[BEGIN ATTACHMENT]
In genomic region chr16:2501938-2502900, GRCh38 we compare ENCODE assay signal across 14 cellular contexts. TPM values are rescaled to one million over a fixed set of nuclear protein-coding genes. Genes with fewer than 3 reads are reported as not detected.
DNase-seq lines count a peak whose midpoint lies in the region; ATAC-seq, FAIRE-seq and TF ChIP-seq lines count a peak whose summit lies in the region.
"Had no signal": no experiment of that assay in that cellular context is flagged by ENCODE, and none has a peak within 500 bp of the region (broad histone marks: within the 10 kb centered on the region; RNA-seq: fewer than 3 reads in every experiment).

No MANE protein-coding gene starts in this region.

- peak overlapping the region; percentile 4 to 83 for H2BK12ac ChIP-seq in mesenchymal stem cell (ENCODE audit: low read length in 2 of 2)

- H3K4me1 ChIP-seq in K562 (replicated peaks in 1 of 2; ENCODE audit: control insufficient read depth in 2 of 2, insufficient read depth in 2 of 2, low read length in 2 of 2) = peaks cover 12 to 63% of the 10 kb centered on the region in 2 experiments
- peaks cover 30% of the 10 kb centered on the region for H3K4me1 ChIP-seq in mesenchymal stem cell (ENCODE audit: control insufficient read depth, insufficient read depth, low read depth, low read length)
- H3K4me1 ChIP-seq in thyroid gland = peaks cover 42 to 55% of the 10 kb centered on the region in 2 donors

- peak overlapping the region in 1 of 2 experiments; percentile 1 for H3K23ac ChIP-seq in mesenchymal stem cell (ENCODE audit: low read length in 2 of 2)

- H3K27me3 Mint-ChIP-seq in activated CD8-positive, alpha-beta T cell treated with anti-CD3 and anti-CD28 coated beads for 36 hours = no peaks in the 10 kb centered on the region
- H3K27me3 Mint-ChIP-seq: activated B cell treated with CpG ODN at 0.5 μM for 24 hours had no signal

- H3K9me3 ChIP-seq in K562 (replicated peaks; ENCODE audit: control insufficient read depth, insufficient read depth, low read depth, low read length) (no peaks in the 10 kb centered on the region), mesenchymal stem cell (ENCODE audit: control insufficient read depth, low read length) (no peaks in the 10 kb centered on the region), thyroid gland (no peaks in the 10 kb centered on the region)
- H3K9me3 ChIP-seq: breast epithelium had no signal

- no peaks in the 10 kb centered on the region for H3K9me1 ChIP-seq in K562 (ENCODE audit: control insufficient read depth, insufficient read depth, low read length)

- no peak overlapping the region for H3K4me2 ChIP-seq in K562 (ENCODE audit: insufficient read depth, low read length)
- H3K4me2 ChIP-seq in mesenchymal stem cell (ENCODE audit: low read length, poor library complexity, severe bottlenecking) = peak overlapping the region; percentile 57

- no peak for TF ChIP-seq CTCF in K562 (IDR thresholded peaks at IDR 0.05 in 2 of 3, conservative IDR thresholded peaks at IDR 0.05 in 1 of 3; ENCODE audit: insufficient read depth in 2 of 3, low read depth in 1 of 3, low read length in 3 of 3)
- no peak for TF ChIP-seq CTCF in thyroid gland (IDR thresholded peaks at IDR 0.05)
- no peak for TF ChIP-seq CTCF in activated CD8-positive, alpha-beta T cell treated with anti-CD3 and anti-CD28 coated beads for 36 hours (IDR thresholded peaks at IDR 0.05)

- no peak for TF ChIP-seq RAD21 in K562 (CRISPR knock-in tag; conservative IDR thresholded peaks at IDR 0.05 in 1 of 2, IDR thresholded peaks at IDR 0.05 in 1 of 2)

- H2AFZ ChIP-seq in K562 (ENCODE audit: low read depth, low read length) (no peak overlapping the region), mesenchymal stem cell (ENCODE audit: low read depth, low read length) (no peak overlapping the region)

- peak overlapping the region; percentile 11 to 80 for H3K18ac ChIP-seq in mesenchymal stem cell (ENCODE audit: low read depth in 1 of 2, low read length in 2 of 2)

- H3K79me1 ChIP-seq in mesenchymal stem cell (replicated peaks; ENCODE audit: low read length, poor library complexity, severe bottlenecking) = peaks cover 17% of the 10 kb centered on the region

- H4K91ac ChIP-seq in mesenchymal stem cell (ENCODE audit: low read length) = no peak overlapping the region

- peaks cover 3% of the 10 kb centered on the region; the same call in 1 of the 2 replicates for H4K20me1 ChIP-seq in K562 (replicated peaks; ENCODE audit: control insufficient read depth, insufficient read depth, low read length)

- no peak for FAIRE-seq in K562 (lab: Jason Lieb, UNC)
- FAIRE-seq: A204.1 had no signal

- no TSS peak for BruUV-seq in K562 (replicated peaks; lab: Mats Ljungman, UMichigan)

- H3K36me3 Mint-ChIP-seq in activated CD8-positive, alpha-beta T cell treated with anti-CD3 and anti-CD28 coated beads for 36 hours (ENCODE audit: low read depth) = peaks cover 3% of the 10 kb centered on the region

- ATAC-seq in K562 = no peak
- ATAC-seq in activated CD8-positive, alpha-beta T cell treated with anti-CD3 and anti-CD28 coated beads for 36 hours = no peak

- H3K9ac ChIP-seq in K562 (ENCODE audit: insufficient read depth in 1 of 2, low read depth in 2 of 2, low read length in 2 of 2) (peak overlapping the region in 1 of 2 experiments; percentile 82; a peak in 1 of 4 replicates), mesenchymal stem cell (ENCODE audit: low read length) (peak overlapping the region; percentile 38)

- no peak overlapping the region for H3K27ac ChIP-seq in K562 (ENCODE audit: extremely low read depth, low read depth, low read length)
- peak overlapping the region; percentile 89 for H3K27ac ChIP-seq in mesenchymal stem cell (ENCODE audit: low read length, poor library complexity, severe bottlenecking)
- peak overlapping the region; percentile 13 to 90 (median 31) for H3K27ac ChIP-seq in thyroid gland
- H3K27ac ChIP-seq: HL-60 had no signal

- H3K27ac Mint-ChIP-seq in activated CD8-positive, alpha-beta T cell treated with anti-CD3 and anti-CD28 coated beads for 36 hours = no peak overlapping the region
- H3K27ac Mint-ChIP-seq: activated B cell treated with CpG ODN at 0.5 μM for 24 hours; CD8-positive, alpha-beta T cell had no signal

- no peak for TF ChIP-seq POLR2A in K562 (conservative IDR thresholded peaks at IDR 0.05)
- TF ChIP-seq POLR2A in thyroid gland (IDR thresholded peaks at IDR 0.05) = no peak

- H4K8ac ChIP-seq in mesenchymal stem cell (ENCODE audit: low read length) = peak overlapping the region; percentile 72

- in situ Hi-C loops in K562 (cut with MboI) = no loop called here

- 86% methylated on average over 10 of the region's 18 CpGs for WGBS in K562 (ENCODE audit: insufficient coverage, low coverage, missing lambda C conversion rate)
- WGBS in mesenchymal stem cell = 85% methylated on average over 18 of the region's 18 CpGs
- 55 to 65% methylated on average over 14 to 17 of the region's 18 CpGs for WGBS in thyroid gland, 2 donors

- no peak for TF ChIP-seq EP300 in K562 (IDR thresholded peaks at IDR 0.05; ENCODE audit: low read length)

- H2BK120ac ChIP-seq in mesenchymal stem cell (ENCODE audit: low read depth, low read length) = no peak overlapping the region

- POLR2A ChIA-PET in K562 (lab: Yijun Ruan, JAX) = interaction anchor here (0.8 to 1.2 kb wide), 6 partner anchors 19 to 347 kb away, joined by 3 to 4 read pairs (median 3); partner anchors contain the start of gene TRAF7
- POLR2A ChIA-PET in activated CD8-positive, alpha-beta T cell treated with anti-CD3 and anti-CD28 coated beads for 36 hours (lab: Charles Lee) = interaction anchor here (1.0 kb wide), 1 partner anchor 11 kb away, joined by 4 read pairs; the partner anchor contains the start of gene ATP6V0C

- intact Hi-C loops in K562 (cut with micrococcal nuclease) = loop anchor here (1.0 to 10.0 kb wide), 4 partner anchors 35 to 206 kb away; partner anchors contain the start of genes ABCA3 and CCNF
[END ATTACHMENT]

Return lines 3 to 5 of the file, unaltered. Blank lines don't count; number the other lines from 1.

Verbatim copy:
"Had no signal": no experiment of that assay in that cellular context is flagged by ENCODE, and none has a peak within 500 bp of the region (broad histone marks: within the 10 kb centered on the region; RNA-seq: fewer than 3 reads in every experiment).

No MANE protein-coding gene starts in this region.

- peak overlapping the region; percentile 4 to 83 for H2BK12ac ChIP-seq in mesenchymal stem cell (ENCODE audit: low read length in 2 of 2)